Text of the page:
Europe advances rules on spending by Government

NEW rules that would dictate how and where the Government spends taxpayers’ money, with fines of about €300 million for non-compliance, have been put forward by the European Commission.

Described as a “strait-jacket” by some Irish MEPs, they would cover every aspect of the country’s economy from house prices, wages, private and public debt as well as the size of deficit the Government could run.

As well as insisting that the Government’s annual budget could be no more than 3% of GDP in the red, it would enforce a strict debt limit of no more than 60% of GDP, and insist that part of any surplus in good economic times would go towards paying off national debt.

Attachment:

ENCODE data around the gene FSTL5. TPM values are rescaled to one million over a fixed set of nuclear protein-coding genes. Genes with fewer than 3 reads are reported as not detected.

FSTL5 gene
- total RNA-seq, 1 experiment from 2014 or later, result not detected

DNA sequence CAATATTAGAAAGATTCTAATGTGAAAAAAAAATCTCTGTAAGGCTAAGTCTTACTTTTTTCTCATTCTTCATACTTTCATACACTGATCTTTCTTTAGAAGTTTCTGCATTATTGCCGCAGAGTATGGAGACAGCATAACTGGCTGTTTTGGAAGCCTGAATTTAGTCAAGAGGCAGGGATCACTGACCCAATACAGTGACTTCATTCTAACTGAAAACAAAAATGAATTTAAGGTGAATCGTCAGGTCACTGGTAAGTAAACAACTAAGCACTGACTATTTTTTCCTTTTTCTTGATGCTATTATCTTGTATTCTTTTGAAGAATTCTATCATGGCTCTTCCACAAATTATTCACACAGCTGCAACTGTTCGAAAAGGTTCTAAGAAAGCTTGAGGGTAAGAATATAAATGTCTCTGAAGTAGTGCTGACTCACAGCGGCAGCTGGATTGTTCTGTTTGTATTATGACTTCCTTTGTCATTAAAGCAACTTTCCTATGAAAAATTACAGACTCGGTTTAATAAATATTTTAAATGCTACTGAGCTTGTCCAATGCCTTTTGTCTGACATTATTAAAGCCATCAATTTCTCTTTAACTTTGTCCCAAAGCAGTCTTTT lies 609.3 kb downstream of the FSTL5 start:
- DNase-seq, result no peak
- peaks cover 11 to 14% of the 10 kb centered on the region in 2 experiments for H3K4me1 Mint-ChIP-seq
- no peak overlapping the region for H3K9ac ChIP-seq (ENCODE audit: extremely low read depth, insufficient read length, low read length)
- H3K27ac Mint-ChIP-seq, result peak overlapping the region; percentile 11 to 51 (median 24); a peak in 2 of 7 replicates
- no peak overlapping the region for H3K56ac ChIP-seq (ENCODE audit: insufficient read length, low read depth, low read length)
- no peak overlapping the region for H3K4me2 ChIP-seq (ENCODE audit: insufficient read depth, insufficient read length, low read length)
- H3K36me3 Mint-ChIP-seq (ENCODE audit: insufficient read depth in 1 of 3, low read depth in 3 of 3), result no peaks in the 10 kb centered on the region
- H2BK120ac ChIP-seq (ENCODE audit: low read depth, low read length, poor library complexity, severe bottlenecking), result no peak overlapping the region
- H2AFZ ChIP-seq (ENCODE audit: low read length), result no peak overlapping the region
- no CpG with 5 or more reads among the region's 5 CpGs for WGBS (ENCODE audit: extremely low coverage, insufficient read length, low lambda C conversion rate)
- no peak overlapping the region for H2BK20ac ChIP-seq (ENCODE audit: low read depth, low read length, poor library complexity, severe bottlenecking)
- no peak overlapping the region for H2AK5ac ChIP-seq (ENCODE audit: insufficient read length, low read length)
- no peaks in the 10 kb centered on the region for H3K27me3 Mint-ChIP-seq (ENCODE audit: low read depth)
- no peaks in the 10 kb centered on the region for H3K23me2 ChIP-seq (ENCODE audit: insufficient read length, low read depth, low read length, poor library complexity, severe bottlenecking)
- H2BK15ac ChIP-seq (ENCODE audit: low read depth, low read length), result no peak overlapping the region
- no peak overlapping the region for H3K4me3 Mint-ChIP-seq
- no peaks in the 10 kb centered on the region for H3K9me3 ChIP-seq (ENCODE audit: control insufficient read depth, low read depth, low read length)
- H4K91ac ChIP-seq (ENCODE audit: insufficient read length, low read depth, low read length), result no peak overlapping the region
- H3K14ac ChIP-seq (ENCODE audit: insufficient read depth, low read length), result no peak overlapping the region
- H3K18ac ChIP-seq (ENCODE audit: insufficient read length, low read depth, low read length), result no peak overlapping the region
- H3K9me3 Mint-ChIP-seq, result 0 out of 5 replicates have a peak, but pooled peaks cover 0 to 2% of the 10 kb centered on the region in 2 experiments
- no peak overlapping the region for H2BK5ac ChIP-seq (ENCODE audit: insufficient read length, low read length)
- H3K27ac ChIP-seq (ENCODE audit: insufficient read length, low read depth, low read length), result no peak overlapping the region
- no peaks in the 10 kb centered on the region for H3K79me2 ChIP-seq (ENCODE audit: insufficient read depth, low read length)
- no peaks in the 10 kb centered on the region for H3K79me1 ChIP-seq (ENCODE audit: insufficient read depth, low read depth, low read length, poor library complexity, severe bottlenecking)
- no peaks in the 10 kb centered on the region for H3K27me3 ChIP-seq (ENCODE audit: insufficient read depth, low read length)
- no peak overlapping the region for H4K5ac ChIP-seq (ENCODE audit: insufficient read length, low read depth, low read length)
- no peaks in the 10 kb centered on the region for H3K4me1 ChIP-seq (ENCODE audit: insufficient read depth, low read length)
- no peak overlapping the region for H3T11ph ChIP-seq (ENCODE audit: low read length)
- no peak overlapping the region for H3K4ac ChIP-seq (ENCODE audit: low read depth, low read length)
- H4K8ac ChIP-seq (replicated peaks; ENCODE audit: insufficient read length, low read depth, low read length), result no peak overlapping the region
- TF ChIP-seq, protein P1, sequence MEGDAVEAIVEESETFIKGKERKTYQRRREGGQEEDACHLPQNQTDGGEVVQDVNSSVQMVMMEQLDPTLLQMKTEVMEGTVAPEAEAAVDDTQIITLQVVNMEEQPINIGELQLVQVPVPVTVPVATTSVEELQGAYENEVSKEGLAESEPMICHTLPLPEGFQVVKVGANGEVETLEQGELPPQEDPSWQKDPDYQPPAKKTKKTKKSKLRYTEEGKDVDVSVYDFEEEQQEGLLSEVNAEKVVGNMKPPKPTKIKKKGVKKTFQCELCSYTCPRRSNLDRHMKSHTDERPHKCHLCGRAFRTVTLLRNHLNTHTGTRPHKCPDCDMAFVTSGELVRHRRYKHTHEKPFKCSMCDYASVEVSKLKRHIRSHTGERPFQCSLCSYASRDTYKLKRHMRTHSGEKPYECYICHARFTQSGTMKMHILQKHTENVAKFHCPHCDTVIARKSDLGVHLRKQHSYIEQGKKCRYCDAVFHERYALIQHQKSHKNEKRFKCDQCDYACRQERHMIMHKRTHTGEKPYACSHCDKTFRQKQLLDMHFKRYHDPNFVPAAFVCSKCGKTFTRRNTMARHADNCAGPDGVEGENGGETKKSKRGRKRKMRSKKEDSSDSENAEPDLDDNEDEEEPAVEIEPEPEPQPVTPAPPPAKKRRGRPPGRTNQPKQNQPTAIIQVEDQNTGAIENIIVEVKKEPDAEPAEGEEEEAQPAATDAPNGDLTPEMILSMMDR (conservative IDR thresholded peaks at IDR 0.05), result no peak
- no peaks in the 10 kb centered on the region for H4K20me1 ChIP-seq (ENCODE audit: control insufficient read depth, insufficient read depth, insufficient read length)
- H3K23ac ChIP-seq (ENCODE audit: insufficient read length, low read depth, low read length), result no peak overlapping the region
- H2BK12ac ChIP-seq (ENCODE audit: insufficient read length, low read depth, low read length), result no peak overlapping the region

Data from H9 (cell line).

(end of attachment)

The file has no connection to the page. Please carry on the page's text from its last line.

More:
Ireland is heading towards 100% debt, up from 24% three years ago, and an underlying deficit of 11.7% which it must reduce to 3% by 2014, so that sanctions would not kick in until after that.

The proposals also aim to limit the amount of political interference when it comes to imposing fines on countries, making the sanctions quasi-automatic that could only be overturned if a super majority of eurozone states – minus the culprit – voted against.

The European Commission also wants more detail about the budget in advance of it being signed off by the Dáil by including details on the existing extra-budgetary funds, tax expenditure and contingent liabilities.


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